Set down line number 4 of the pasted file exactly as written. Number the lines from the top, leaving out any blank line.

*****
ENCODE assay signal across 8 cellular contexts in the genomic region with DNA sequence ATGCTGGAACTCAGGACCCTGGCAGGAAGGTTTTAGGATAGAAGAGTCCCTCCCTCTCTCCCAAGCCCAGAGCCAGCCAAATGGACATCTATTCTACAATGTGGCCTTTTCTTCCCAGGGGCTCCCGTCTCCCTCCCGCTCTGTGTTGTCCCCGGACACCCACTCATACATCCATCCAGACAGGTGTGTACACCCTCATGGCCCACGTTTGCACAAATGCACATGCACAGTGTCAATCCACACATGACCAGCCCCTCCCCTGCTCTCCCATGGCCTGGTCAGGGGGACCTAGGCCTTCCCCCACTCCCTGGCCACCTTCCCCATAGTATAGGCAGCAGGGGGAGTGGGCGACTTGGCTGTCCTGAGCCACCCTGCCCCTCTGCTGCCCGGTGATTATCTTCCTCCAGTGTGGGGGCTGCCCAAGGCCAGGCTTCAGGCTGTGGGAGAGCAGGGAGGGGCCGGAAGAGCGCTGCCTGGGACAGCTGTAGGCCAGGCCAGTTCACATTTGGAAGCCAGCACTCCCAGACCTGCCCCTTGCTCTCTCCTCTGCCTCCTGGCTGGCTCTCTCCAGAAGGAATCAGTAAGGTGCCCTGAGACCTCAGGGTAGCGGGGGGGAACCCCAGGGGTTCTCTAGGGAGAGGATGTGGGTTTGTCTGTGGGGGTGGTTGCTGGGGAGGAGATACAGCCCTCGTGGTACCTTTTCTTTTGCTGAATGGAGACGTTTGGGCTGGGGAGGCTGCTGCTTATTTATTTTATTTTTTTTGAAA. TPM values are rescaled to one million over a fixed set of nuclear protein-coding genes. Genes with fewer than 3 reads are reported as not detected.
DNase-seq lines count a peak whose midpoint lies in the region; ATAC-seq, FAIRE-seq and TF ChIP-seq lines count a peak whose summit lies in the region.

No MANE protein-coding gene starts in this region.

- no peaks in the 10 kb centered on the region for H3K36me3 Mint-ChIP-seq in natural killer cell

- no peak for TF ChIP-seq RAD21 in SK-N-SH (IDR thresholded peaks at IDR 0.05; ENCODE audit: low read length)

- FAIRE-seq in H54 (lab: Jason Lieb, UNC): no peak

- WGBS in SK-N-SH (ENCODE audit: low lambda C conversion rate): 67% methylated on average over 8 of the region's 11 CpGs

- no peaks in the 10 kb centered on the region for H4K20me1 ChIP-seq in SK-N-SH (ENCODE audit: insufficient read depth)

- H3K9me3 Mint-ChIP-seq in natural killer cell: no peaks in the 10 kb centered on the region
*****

- no peaks in the 10 kb centered on the region for H3K36me3 Mint-ChIP-seq in natural killer cell